A good deal of this exhibition left me cold - Barnett Newman, Ad Reinhardt, even Clyfford Still. I was hoping there might be rather less rigour and absolutism, rather more colour for the heck of it, perhaps a bit of Morris Louis, some more decorative Helen Frankenthalers... Abstract Expressionism ends well, though, with a room of late works that includes a vast, light-filled four-canvas mural by Joan Mitchell, Salut Tom, a kind of leave-taking from the movement ('Tom' was the critic Thomas B. Hess, an early champion of Abstract Expressionism). And there are two glorious late De Koonings - ...Whose Name Was Writ in Water and Untitled V (1976). These sent me on my way weary and dazed but convinced that, in the end, I had seen some very fine art.

Thursday, 17 November 2016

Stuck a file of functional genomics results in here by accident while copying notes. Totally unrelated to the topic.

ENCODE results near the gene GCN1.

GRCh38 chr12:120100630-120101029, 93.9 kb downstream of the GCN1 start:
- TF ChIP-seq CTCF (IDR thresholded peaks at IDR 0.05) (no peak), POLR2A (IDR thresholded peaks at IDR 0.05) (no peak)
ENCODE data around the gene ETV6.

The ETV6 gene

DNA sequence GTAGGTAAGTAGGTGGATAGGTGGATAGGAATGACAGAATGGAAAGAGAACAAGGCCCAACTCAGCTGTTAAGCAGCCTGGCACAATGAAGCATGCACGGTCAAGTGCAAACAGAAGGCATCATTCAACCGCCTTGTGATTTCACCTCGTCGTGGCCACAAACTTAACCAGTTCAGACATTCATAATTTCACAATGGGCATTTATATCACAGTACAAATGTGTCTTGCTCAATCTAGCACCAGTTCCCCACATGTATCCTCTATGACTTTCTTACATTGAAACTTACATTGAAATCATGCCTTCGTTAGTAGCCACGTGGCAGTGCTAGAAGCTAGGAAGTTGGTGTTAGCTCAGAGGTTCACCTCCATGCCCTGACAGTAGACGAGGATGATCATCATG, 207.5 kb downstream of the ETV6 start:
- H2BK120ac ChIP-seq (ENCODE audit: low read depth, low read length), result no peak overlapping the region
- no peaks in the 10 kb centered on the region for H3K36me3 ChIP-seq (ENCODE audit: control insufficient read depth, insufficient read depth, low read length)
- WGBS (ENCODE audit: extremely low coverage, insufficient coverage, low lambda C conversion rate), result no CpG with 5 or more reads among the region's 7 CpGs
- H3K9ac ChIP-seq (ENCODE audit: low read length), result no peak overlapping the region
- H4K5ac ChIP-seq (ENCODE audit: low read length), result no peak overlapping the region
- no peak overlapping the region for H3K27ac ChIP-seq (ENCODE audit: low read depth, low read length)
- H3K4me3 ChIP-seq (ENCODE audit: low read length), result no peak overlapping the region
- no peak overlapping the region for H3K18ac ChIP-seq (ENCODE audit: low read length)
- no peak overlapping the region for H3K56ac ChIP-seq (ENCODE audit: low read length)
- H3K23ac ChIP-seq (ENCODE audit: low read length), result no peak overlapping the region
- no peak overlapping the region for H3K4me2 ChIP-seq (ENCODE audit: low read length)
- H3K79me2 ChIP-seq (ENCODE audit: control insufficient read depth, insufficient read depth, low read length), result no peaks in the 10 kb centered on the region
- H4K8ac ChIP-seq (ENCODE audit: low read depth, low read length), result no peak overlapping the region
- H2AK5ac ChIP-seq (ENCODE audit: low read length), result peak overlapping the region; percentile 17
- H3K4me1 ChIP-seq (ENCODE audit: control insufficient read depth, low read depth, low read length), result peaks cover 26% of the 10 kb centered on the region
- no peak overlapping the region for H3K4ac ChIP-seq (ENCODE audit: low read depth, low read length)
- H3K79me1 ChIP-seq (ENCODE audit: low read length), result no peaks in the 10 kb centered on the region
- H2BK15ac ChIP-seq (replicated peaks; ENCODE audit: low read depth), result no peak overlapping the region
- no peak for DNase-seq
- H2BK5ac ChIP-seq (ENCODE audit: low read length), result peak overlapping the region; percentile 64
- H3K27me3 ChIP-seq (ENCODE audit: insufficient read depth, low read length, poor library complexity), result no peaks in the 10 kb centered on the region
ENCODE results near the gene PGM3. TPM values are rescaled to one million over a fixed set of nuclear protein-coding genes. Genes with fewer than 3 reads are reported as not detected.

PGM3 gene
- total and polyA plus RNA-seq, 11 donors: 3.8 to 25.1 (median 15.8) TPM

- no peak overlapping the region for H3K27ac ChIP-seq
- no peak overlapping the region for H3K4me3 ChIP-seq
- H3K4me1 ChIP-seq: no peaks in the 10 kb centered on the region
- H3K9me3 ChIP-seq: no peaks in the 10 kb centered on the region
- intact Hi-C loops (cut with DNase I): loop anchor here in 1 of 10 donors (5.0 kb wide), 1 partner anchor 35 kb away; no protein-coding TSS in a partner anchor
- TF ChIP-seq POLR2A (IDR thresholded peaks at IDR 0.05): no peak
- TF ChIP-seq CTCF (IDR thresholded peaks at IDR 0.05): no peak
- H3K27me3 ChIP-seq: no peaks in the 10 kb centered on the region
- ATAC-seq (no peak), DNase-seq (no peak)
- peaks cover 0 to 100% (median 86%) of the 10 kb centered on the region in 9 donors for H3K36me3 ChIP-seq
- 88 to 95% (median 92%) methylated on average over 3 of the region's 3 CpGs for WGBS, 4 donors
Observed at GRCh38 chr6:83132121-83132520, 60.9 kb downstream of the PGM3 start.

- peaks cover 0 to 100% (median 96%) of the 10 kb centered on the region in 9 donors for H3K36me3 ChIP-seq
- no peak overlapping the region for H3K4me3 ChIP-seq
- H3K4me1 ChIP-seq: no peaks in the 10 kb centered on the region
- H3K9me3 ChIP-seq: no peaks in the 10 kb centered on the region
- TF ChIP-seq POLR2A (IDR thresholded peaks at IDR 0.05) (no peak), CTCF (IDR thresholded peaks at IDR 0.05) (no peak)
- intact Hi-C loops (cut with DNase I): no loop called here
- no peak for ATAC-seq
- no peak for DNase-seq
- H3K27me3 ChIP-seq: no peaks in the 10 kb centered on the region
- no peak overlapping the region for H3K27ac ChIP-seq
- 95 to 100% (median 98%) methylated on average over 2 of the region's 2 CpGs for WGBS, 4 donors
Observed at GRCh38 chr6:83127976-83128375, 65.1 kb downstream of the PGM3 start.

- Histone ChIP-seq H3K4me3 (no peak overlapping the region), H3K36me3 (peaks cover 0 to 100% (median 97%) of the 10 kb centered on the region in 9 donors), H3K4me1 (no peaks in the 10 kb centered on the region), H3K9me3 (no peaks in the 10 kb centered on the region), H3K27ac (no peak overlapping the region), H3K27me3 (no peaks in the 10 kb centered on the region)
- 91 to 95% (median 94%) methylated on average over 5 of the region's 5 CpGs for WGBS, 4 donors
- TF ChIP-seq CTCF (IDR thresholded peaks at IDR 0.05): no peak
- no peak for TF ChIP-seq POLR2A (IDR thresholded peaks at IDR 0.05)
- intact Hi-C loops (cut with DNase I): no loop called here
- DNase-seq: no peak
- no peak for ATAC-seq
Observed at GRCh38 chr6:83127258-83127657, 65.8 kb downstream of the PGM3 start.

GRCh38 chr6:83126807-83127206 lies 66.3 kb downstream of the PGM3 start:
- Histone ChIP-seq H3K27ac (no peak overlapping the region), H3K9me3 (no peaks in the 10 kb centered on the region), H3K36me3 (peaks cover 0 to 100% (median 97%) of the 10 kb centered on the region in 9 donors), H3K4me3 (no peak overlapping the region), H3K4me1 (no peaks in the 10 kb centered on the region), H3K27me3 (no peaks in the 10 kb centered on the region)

The Bright Wake: Adam Nicolson's Homer

Reading in bed is one of the great simple pleasures of life, but bedtime reading has to be chosen with care. Topping my bedside pile recently was Adam Nicolson's The Mighty Dead: Why Homer Matters, and this was not a good choice. Not because it's not good - it's brilliant - but because it was almost too good, certainly too intellectually stimulating, and it was too big; short books, or ones that divide themselves easily into smaller units, are better for bedtime. As a result, I took far too long to read it - but I have finally done so, and must report that I found it the most illuminating, exciting study of Homer I've ever read.
 Nicolson sets out to answer two linked questions: Where does Homer come from, and Why does Homer matter? He immediately declares his own conviction that the accepted dating of 'Homer' is wrong, that the Iliad had its origins in a period 1,000 years before the standard eighth-century BC date, at a time when the semi-nomadic, hero-based culture of the Eurasian steppe first came into contact with the sophisticated, authoritarian city-and-palace culture of the eastern Mediterranean. It's a case that he argues convincingly in the course of the book, and it certainly seems to explain a lot about that strange and bloody epic.